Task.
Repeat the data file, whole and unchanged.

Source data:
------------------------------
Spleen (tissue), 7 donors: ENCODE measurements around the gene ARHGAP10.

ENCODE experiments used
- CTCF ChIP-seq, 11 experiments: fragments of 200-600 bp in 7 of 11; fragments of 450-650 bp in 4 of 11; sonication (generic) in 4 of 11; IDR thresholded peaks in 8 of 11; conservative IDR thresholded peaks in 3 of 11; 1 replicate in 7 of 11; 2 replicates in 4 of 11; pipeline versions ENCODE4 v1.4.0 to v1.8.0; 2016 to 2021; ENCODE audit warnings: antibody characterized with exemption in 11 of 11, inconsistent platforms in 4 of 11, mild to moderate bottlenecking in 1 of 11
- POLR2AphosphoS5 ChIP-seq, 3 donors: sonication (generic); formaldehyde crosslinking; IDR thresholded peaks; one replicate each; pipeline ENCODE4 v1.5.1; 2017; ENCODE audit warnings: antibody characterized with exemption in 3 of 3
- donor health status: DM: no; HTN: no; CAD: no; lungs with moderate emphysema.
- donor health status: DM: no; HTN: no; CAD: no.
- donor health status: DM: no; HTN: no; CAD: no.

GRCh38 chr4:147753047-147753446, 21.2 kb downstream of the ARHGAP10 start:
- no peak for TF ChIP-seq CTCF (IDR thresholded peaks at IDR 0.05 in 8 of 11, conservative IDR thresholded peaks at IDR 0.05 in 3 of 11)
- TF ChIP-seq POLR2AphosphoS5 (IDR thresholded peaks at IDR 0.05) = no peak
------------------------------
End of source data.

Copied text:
Spleen (tissue), 7 donors: ENCODE measurements around the gene ARHGAP10.

ENCODE experiments used
- CTCF ChIP-seq, 11 experiments: fragments of 200-600 bp in 7 of 11; fragments of 450-650 bp in 4 of 11; sonication (generic) in 4 of 11; IDR thresholded peaks in 8 of 11; conservative IDR thresholded peaks in 3 of 11; 1 replicate in 7 of 11; 2 replicates in 4 of 11; pipeline versions ENCODE4 v1.4.0 to v1.8.0; 2016 to 2021; ENCODE audit warnings: antibody characterized with exemption in 11 of 11, inconsistent platforms in 4 of 11, mild to moderate bottlenecking in 1 of 11
- POLR2AphosphoS5 ChIP-seq, 3 donors: sonication (generic); formaldehyde crosslinking; IDR thresholded peaks; one replicate each; pipeline ENCODE4 v1.5.1; 2017; ENCODE audit warnings: antibody characterized with exemption in 3 of 3
- donor health status: DM: no; HTN: no; CAD: no; lungs with moderate emphysema.
- donor health status: DM: no; HTN: no; CAD: no.
- donor health status: DM: no; HTN: no; CAD: no.

GRCh38 chr4:147753047-147753446, 21.2 kb downstream of the ARHGAP10 start:
- no peak for TF ChIP-seq CTCF (IDR thresholded peaks at IDR 0.05 in 8 of 11, conservative IDR thresholded peaks at IDR 0.05 in 3 of 11)
- TF ChIP-seq POLR2AphosphoS5 (IDR thresholded peaks at IDR 0.05) = no peak